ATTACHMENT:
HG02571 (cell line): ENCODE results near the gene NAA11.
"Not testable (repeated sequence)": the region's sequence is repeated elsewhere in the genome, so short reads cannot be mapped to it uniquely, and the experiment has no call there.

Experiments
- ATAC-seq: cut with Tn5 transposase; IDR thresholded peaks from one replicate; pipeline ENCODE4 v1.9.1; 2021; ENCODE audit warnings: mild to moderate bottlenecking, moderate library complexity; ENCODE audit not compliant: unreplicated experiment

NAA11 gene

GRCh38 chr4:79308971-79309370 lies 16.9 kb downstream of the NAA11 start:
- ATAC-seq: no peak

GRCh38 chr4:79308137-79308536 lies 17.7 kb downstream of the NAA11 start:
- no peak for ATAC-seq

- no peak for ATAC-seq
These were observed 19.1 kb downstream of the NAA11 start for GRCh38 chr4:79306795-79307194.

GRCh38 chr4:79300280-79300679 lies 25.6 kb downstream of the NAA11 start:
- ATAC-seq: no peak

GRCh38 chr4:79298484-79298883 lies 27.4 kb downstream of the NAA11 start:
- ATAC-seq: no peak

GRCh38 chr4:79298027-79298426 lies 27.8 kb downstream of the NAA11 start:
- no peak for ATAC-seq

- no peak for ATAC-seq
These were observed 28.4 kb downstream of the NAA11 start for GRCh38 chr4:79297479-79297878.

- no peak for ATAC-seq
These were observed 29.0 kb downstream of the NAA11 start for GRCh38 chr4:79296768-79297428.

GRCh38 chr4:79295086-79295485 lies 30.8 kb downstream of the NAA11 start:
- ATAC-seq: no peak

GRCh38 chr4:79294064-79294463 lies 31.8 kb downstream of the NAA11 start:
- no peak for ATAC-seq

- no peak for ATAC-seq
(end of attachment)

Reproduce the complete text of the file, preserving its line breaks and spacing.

HG02571 (cell line): ENCODE results near the gene NAA11.
"Not testable (repeated sequence)": the region's sequence is repeated elsewhere in the genome, so short reads cannot be mapped to it uniquely, and the experiment has no call there.

Experiments
- ATAC-seq: cut with Tn5 transposase; IDR thresholded peaks from one replicate; pipeline ENCODE4 v1.9.1; 2021; ENCODE audit warnings: mild to moderate bottlenecking, moderate library complexity; ENCODE audit not compliant: unreplicated experiment

NAA11 gene

GRCh38 chr4:79308971-79309370 lies 16.9 kb downstream of the NAA11 start:
- ATAC-seq: no peak

GRCh38 chr4:79308137-79308536 lies 17.7 kb downstream of the NAA11 start:
- no peak for ATAC-seq

- no peak for ATAC-seq
These were observed 19.1 kb downstream of the NAA11 start for GRCh38 chr4:79306795-79307194.

GRCh38 chr4:79300280-79300679 lies 25.6 kb downstream of the NAA11 start:
- ATAC-seq: no peak

GRCh38 chr4:79298484-79298883 lies 27.4 kb downstream of the NAA11 start:
- ATAC-seq: no peak

GRCh38 chr4:79298027-79298426 lies 27.8 kb downstream of the NAA11 start:
- no peak for ATAC-seq

- no peak for ATAC-seq
These were observed 28.4 kb downstream of the NAA11 start for GRCh38 chr4:79297479-79297878.

- no peak for ATAC-seq
These were observed 29.0 kb downstream of the NAA11 start for GRCh38 chr4:79296768-79297428.

GRCh38 chr4:79295086-79295485 lies 30.8 kb downstream of the NAA11 start:
- ATAC-seq: no peak

GRCh38 chr4:79294064-79294463 lies 31.8 kb downstream of the NAA11 start:
- no peak for ATAC-seq

- no peak for ATAC-seq